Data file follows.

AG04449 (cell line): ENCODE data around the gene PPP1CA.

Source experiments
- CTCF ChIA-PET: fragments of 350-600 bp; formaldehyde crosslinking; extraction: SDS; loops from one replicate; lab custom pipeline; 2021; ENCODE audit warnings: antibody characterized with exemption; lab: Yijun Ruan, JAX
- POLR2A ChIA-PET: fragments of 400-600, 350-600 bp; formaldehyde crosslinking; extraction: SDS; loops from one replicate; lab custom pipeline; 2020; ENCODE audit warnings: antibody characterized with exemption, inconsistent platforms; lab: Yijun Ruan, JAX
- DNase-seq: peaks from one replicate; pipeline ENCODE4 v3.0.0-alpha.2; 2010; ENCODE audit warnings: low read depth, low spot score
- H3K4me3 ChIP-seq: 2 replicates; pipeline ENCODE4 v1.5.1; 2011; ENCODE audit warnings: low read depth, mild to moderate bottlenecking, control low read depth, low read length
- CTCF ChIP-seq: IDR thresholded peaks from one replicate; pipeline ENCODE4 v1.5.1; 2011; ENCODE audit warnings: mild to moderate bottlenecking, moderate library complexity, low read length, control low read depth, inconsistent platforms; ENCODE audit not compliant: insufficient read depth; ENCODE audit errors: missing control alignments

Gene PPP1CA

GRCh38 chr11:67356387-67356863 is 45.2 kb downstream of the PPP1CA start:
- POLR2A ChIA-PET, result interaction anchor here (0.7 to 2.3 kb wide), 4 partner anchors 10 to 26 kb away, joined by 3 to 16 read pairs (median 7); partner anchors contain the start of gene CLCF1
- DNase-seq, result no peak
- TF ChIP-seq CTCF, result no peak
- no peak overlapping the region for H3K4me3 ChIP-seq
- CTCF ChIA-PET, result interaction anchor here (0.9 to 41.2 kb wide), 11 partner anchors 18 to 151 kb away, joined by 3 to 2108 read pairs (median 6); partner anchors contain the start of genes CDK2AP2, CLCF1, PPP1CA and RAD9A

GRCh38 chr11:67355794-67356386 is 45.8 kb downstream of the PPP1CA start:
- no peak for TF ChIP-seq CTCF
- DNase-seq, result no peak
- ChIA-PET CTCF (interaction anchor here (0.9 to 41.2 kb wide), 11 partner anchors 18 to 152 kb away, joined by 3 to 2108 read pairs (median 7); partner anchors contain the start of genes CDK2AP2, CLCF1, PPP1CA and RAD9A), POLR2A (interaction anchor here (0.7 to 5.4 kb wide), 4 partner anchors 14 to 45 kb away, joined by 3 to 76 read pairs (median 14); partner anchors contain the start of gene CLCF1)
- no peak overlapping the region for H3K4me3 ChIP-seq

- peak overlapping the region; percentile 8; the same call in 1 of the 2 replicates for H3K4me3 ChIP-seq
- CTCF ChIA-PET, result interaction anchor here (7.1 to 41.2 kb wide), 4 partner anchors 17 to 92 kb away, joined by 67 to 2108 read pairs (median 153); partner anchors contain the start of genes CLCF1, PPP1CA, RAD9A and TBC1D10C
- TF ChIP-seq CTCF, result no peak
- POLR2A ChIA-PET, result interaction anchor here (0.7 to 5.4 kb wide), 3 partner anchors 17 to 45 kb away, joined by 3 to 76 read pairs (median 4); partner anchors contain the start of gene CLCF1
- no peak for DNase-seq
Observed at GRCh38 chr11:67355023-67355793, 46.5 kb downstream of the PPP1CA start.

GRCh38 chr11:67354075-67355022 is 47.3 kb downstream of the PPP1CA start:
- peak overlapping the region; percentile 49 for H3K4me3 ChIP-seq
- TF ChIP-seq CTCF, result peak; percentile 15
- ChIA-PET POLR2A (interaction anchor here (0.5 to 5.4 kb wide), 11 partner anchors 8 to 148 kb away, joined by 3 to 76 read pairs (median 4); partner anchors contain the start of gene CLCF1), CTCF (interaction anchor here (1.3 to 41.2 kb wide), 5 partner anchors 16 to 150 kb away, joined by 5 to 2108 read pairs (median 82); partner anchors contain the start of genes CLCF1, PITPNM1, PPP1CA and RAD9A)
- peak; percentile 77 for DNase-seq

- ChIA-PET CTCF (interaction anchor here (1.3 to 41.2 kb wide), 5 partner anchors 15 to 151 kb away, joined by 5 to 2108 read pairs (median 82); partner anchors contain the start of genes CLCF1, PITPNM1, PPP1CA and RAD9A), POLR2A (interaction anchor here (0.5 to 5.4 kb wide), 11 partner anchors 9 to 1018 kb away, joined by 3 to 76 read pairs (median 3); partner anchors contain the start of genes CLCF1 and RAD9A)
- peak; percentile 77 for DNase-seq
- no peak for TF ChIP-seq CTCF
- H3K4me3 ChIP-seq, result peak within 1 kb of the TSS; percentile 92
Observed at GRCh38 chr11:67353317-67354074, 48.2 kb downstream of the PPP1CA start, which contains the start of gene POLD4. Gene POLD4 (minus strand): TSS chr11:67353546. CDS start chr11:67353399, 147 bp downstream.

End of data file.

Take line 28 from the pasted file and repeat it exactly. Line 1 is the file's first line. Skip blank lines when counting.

- TF ChIP-seq CTCF, result peak; percentile 15